• A gate or door at the open portion selectively allows access to the fenced area. The gate comprises a gate door rotatably hinged to a first metal post. The gate door roughly spans the open space between the two vertical poles. Most commonly, the gate door includes a catch that moves between a vertical and a horizontal position. When the gate is closed, the catch is rotated from the vertical position to the horizontal position in order to at least partially encloses a second metal post. Once the catch is lowered, the second post prevents the door from rotating. By moving the catch to a vertical position, the door can once again be rotated to an open position. To lock the gate latch, a padlock lock hoop can be inserted through apertures in the catch and a collar on the gate door. The padlock prevents the catch from rotating.
  • This typical arrangement, however, includes several significant shortcomings. For instance, the catch may interfere with closing the door/gate. Children or pets may then be able to unexpectedly push the gate open. When closing the gate, the user has to carefully align the second post with the catch. This requires two-handed operation of the gate. This is undesirable for various reasons. The typical means to selectively lock the gate also requires a separate padlock. Other shortcomings are known to those of skill in the art.
  • Many state and local regulations require self-latching gate latch assemblies for swimming pool area. Consumers also desire a gate latch that is self-latching. However, known self-latching mechanism only allow the gate to open in one direction. Ideally, an improved self-latching mechanism would provide a secure latch while allowing the gate door to open in either direction. When the gate door would be closed with such a mechanism, the latch would also self-latch from both directions. This “two-way” self-latching gate latch would improve upon known mechanisms.
  • In addition, such an improved gate latch would ideally be retrofittable to existing chain link fences. The improved latch would simplify closing the gate door while providing a secure latch, and the latch would permit the door to swing open in either direction from the closed position. A spring assist could bias the catch open to ensure reliable operation of the latch, and an actuatable release switch would positively release the latch's catch in order to open the gate. The release switch would prevent children or pets from pushing the gate door open. An optional lock could prevent the release switch from moving at all.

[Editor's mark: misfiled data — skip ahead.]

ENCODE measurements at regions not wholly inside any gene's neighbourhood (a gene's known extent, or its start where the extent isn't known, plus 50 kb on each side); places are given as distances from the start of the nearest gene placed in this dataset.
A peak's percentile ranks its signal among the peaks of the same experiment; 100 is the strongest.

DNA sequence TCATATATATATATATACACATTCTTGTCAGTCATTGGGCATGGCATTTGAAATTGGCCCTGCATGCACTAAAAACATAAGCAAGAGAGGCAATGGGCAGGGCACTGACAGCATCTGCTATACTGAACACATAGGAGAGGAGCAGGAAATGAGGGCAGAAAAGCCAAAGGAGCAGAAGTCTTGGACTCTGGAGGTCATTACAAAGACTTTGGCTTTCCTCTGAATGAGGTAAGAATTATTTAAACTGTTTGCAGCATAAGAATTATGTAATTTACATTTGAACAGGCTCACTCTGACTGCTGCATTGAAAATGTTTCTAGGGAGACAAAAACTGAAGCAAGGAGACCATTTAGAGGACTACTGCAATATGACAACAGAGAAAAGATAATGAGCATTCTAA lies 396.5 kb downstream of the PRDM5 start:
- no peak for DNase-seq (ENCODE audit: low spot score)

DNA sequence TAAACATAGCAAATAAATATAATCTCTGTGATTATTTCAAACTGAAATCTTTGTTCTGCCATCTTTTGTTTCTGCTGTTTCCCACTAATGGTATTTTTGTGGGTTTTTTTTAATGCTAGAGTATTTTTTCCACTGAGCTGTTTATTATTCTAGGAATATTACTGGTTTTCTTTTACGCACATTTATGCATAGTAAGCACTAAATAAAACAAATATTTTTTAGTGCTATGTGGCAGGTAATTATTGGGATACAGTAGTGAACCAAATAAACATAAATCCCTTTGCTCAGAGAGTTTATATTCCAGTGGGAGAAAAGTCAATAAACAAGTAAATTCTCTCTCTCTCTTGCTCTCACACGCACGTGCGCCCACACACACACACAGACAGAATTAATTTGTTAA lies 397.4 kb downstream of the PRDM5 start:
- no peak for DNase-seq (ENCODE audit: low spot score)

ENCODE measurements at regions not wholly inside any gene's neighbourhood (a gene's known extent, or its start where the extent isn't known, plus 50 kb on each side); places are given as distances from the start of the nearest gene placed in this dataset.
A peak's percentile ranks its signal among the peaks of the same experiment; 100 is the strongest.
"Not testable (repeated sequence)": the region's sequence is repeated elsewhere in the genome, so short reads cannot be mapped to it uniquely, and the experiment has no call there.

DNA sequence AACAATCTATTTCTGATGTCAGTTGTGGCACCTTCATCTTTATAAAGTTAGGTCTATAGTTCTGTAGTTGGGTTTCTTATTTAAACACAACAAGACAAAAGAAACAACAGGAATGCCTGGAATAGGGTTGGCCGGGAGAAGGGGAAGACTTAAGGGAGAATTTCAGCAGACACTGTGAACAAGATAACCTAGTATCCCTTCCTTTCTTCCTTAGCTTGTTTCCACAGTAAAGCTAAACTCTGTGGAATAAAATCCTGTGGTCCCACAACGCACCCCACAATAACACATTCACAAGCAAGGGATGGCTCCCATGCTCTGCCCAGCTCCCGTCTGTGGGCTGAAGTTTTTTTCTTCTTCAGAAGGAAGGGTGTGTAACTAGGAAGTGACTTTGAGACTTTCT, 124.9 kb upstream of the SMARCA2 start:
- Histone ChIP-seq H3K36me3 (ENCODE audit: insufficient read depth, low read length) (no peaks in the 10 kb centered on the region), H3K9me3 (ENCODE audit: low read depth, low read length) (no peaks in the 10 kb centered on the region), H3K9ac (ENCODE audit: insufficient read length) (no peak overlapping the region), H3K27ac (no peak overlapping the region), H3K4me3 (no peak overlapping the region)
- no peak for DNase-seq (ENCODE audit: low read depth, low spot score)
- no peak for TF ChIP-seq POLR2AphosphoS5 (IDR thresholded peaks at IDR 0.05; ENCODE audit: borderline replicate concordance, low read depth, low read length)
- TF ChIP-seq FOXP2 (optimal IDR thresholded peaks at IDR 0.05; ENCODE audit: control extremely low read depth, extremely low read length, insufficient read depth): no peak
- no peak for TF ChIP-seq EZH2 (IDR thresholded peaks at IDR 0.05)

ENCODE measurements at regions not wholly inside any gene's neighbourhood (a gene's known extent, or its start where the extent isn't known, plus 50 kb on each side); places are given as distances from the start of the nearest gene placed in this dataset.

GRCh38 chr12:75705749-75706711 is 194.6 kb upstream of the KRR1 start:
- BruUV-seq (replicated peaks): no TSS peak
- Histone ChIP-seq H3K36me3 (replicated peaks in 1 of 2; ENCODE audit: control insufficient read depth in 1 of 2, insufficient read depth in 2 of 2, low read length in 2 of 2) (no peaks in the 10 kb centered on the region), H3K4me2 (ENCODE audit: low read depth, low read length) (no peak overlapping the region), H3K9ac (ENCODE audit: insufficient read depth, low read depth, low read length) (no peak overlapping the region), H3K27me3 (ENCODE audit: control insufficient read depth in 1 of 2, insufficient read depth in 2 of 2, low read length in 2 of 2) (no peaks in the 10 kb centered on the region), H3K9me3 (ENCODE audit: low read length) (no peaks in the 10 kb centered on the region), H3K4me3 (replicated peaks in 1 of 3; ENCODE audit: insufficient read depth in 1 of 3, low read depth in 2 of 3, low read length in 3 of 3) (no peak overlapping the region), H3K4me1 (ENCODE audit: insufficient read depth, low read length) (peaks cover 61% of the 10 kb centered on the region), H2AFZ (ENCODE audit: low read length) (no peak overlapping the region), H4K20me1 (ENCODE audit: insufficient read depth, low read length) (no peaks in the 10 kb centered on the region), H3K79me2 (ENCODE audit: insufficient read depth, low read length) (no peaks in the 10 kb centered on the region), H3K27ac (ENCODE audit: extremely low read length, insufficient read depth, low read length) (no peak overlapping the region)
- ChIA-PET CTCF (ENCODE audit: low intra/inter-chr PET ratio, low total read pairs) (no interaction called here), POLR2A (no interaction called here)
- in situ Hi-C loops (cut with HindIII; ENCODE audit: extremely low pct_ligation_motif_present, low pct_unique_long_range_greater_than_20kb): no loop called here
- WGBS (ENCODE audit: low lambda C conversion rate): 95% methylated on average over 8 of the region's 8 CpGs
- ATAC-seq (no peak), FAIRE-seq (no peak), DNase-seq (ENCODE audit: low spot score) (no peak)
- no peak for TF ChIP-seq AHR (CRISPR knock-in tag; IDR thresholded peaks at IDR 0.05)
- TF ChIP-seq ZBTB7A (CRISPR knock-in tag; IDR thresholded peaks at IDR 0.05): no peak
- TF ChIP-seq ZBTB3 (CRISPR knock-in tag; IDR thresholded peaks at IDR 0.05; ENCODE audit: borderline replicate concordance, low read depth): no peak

• An improved gate latch, as disclosed below, solves these and other long felt needs.
  • SUMMARY OF THE PREFERRED EMBODIMENTS
  • In accordance with the detailed description of the preferred embodiments below, a gate latch with a two-way, horizontally rotating and self-latching operation is provided. The latch includes a catch that operates in conjunction with a self-latching mechanism. The mechanism includes a release switch that must be positively actuated to permit the rotation of the latched catch away from a closed position. An optional spring-assisted catch hinge encourages the catch to swing to a fully open position once that catch is rotated away from the closed position. The gate latch is automatically latched when the gate door is pushed to a closed position.
  • In at least one embodiment, the self-latching, fence gate latch for selectively securing a gate door comprises a housing secured to a first post. The housing comprising at least a top plate, a front plate, first and second sidewalls or otherwise creating at least a partial enclosure. A release switch is accessible to the exterior of the housing. The housing is connected to an anchor. A fence or gate door post is secured between the housing and anchor.
  • The slidable and selectively actuatable release switch extends from the housing. A moveable and spring-biased release plate is mechanically linked to the slidable release switch. Moveable release posts extend through the release plate wherein the movement of the release plate mobilizes the release posts. A latch plate above the release plate comprises at least two post holes corresponding to the release posts. The release posts selectively extend through the post holes provided by the latch plate and the upper face of the latch plate. The release posts are naturally biased through the latch plate. However, actuating the release switch causes the release posts to retract into the face of the latch plate or to be fully withdrawn from the latch plate.
  • A rotatable catch extends from the housing. The catch is operable to enclose a vertical fence or gate door post. The catch is rotatable along an arc in either direction normal to this second post's longitudinal axis. Basically, actuating the release switch permits the selective rotation of the catch from a closed position to an open position.